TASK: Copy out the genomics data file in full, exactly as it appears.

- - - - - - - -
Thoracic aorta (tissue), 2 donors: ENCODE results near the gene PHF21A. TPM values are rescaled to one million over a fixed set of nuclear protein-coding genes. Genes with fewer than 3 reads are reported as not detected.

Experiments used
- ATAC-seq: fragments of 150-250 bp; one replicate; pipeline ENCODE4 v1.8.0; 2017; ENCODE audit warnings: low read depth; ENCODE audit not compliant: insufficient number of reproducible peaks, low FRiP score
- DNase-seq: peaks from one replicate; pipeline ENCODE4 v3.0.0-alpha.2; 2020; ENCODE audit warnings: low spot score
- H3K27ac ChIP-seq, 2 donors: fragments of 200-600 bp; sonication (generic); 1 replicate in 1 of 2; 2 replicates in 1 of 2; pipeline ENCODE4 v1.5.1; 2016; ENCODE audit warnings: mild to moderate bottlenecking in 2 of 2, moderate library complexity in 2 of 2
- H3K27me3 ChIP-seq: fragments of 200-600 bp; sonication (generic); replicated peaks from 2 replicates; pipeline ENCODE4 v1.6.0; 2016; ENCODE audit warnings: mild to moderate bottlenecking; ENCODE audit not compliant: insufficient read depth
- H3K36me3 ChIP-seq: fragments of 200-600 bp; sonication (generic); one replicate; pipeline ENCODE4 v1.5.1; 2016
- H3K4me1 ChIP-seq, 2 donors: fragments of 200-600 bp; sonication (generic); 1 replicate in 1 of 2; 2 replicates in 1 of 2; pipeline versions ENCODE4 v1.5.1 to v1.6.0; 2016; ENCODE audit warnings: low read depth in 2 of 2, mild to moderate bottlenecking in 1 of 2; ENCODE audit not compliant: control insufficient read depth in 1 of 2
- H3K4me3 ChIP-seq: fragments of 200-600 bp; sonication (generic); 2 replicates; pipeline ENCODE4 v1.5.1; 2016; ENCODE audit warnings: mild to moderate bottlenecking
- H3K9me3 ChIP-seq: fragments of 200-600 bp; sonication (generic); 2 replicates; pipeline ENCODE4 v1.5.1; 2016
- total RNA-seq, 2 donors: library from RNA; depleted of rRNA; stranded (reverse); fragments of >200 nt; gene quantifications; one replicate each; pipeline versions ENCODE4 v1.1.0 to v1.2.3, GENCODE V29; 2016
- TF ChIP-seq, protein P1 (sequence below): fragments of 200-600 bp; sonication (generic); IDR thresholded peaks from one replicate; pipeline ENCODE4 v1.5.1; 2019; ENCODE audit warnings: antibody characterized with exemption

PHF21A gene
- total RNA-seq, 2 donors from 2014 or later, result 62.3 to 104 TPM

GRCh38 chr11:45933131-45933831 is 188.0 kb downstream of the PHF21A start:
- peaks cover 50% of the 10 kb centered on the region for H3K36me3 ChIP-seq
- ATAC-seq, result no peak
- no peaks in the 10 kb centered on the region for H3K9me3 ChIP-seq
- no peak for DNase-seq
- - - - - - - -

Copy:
Thoracic aorta (tissue), 2 donors: ENCODE results near the gene PHF21A. TPM values are rescaled to one million over a fixed set of nuclear protein-coding genes. Genes with fewer than 3 reads are reported as not detected.

Experiments used
- ATAC-seq: fragments of 150-250 bp; one replicate; pipeline ENCODE4 v1.8.0; 2017; ENCODE audit warnings: low read depth; ENCODE audit not compliant: insufficient number of reproducible peaks, low FRiP score
- DNase-seq: peaks from one replicate; pipeline ENCODE4 v3.0.0-alpha.2; 2020; ENCODE audit warnings: low spot score
- H3K27ac ChIP-seq, 2 donors: fragments of 200-600 bp; sonication (generic); 1 replicate in 1 of 2; 2 replicates in 1 of 2; pipeline ENCODE4 v1.5.1; 2016; ENCODE audit warnings: mild to moderate bottlenecking in 2 of 2, moderate library complexity in 2 of 2
- H3K27me3 ChIP-seq: fragments of 200-600 bp; sonication (generic); replicated peaks from 2 replicates; pipeline ENCODE4 v1.6.0; 2016; ENCODE audit warnings: mild to moderate bottlenecking; ENCODE audit not compliant: insufficient read depth
- H3K36me3 ChIP-seq: fragments of 200-600 bp; sonication (generic); one replicate; pipeline ENCODE4 v1.5.1; 2016
- H3K4me1 ChIP-seq, 2 donors: fragments of 200-600 bp; sonication (generic); 1 replicate in 1 of 2; 2 replicates in 1 of 2; pipeline versions ENCODE4 v1.5.1 to v1.6.0; 2016; ENCODE audit warnings: low read depth in 2 of 2, mild to moderate bottlenecking in 1 of 2; ENCODE audit not compliant: control insufficient read depth in 1 of 2
- H3K4me3 ChIP-seq: fragments of 200-600 bp; sonication (generic); 2 replicates; pipeline ENCODE4 v1.5.1; 2016; ENCODE audit warnings: mild to moderate bottlenecking
- H3K9me3 ChIP-seq: fragments of 200-600 bp; sonication (generic); 2 replicates; pipeline ENCODE4 v1.5.1; 2016
- total RNA-seq, 2 donors: library from RNA; depleted of rRNA; stranded (reverse); fragments of >200 nt; gene quantifications; one replicate each; pipeline versions ENCODE4 v1.1.0 to v1.2.3, GENCODE V29; 2016
- TF ChIP-seq, protein P1 (sequence below): fragments of 200-600 bp; sonication (generic); IDR thresholded peaks from one replicate; pipeline ENCODE4 v1.5.1; 2019; ENCODE audit warnings: antibody characterized with exemption

PHF21A gene
- total RNA-seq, 2 donors from 2014 or later, result 62.3 to 104 TPM

GRCh38 chr11:45933131-45933831 is 188.0 kb downstream of the PHF21A start:
- peaks cover 50% of the 10 kb centered on the region for H3K36me3 ChIP-seq
- ATAC-seq, result no peak
- no peaks in the 10 kb centered on the region for H3K9me3 ChIP-seq
- no peak for DNase-seq